The Copenhagen post  is the country's sole English language newspaper, it's published weekly on Saturdays, and is available at many bars and cafés, as well as for sale in the Magasin department store, and the kiosks at the Central, Vesterport, Østerport, and Hellerup stations for 20 Kr.
Embassies and consulates
As elsewhere in Europe and Denmark dial 112 for emergencies, and 114 non emergencies relating to the police.
Copenhagen used to be one of the safest cities in the world and while the situation has deteriorated in recent years, it is still quite safe compared to other cities of the same size. Like any metropolitan area, Copenhagen does experience its share of crimes and recent times have seen an increase in very violent gang-related crimes on Nørrebro. While crime against strangers is mostly of the non-violent type, such as pickpocketing and petty theft, one should take precautions, in particular around busy tourist attractions, in train stations and inside the train to the airport. Due to gang-related conflict, extra precaution is advised in the neighbourhood of Nørrebro and in the western suburbs, i.e., those municipalities located to the west of Copenhagen proper. However there is no evidence that gang members have targeted tourists.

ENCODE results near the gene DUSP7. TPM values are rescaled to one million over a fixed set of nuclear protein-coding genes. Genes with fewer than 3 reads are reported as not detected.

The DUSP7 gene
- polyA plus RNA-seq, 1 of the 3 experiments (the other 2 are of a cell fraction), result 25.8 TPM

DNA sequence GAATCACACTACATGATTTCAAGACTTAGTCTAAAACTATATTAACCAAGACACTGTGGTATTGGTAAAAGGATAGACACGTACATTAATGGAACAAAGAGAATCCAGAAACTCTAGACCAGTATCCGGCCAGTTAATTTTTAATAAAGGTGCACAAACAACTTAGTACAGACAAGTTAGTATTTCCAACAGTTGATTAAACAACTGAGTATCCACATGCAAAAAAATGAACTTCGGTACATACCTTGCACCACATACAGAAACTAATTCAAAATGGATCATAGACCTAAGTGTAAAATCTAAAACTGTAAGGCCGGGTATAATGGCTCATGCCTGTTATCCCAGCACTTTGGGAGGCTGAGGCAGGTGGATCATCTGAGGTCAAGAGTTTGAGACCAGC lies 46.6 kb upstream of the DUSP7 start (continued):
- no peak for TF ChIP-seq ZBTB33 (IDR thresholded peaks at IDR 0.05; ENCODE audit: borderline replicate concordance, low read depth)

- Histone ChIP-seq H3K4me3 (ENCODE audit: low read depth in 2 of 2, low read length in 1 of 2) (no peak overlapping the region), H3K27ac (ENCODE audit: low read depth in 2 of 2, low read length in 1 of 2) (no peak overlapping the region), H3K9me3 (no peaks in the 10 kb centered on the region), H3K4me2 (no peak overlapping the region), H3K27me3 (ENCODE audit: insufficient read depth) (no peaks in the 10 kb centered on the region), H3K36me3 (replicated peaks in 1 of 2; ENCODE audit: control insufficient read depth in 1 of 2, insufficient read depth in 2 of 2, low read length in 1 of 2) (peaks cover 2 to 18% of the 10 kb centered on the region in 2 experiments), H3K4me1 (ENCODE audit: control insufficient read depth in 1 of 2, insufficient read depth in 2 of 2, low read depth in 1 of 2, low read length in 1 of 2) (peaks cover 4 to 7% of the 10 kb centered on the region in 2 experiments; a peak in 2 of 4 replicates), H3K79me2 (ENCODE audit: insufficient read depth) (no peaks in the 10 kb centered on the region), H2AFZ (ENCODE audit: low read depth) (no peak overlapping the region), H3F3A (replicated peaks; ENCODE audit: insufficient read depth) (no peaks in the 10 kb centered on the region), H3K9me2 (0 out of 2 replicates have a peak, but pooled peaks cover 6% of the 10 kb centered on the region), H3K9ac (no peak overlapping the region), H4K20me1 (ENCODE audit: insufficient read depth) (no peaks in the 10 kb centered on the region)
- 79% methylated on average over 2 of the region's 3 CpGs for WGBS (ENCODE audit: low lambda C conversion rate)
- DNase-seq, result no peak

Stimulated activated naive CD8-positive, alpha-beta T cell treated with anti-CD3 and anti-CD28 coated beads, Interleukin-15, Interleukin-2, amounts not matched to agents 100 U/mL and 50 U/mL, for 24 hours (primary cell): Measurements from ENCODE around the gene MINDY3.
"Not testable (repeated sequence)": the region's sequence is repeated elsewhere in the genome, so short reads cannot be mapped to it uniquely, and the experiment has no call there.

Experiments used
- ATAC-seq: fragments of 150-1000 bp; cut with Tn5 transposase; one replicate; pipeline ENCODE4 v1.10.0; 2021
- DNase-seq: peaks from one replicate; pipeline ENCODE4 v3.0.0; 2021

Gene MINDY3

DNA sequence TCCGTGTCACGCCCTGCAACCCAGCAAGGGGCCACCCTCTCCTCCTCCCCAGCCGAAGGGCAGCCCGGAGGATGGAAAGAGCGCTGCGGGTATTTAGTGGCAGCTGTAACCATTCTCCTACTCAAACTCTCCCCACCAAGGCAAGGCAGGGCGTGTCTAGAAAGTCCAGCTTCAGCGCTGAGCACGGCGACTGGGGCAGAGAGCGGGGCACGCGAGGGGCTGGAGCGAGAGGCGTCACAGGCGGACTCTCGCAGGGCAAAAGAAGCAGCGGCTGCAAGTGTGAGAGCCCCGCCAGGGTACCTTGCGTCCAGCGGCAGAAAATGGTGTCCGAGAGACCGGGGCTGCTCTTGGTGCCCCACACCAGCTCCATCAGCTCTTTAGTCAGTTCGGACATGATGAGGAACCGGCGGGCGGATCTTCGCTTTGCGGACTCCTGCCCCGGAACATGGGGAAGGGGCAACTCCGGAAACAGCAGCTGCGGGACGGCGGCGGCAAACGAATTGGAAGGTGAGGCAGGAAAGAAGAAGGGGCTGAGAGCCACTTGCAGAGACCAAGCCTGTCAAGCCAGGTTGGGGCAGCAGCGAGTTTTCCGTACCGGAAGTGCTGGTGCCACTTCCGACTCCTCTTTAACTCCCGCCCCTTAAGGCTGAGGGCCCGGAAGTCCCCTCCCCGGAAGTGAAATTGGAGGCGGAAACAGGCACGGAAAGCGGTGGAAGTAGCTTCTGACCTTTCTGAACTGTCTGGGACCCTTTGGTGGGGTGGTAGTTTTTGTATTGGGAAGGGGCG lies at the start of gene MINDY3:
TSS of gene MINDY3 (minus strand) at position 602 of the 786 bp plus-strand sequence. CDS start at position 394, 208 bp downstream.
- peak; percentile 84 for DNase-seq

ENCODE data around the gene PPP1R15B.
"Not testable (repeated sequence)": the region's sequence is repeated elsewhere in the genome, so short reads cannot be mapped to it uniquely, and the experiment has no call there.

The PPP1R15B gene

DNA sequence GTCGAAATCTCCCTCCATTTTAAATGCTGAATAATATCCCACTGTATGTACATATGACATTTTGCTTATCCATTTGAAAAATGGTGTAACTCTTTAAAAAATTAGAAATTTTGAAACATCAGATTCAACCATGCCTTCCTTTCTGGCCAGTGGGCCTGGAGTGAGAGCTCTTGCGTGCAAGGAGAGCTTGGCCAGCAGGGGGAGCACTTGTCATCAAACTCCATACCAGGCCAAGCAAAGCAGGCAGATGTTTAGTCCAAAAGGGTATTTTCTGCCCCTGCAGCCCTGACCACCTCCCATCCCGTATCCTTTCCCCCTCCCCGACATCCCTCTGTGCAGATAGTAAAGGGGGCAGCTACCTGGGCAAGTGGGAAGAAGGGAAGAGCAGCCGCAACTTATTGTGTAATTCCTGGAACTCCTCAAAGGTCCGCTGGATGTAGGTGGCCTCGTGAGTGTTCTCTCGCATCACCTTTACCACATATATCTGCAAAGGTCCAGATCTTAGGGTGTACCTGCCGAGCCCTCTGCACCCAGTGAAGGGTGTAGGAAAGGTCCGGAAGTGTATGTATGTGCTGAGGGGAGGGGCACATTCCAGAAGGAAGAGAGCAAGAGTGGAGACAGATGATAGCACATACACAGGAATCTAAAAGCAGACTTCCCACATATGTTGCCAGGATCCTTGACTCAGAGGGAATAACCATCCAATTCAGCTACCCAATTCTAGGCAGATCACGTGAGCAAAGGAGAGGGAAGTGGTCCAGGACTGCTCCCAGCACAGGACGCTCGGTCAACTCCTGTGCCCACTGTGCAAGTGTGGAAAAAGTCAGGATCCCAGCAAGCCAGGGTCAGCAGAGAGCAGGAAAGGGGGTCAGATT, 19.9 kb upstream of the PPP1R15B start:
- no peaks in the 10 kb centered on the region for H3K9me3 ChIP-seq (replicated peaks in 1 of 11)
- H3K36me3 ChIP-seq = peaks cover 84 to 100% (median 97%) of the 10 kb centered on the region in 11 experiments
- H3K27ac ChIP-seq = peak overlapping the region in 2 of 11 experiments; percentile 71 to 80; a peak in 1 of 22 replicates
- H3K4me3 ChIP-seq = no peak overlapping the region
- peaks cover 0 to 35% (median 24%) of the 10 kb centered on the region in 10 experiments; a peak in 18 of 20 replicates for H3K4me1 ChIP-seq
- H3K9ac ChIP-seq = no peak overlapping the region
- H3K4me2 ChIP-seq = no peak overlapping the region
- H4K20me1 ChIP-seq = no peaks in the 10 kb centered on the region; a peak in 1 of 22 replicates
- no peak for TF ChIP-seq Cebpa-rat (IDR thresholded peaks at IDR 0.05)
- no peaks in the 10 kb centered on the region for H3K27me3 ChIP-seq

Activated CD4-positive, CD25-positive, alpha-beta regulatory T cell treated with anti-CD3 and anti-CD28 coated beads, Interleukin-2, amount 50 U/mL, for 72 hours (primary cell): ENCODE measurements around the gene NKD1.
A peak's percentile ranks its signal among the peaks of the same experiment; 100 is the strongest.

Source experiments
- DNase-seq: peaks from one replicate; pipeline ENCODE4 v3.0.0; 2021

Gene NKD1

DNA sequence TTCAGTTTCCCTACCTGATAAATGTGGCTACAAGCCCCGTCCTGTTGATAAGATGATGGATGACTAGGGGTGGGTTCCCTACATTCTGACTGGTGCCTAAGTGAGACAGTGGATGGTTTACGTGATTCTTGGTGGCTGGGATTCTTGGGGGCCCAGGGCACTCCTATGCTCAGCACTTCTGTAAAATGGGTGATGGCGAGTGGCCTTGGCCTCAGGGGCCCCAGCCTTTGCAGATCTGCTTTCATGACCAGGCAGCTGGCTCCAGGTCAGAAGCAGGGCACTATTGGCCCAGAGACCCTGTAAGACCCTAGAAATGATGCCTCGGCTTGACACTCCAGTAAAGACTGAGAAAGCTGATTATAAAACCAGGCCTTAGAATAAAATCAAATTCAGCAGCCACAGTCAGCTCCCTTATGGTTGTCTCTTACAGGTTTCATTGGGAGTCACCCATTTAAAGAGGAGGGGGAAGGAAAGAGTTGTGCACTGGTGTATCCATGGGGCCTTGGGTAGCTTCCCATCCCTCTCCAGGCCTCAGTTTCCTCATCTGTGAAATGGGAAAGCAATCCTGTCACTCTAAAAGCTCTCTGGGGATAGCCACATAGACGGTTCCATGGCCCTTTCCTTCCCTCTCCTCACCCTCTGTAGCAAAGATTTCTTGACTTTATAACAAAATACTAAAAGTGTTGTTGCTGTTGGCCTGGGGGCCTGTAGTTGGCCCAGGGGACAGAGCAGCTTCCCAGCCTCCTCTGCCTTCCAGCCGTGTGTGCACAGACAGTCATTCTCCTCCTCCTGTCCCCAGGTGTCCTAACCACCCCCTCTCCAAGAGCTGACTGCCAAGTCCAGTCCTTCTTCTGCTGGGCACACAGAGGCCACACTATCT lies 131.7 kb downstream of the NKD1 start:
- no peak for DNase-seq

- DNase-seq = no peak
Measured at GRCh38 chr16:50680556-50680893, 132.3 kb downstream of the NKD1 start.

While racism is nowhere as rampant as certain reports will have you believe, it can occasionally be a problem for people of African or Middle Eastern descent. However, the only place you are likely to encounter this as a tourist is in the city's nightlife. If you are unfortunate enough to experience racism, it is important not to get yourself involved in a heated argument, as people who have not seen the incident will usually be quick to support the offender. This is due to a surge of problems with violence related to gangs within immigrant communities, who feel alienated by a closely knit Danish society. Walk away instead, and if you feel a need to react, report the incident to authorities who are required to investigate such cases. Other ethnic groups on the other hand, are not likely to encounter any problems. Of course, prudence in behavior and politeness will in most cases avert any problems and present you as the offended party, not the offender. In fact, educated Danes in major cities will in many cases interfere and defend ethnic minorities experiencing discrimination.
Emergency Rooms (ER) are called Skadestue in Danish, as with many other health related terms and phrases, it may not be understood by some Danes — but conveniently Hospital is the same in Danish. Hospitals with 24 hour Emergency Wards near the city centre include:
The public healthcare system also maintains doctors on call outside normal office hours, calls are screened by medical personel, and doctors dispatched only when deemed necessary.
There is a 24 hour pharmacy in central Copenhagen, and 3 additional ones in the suburbs.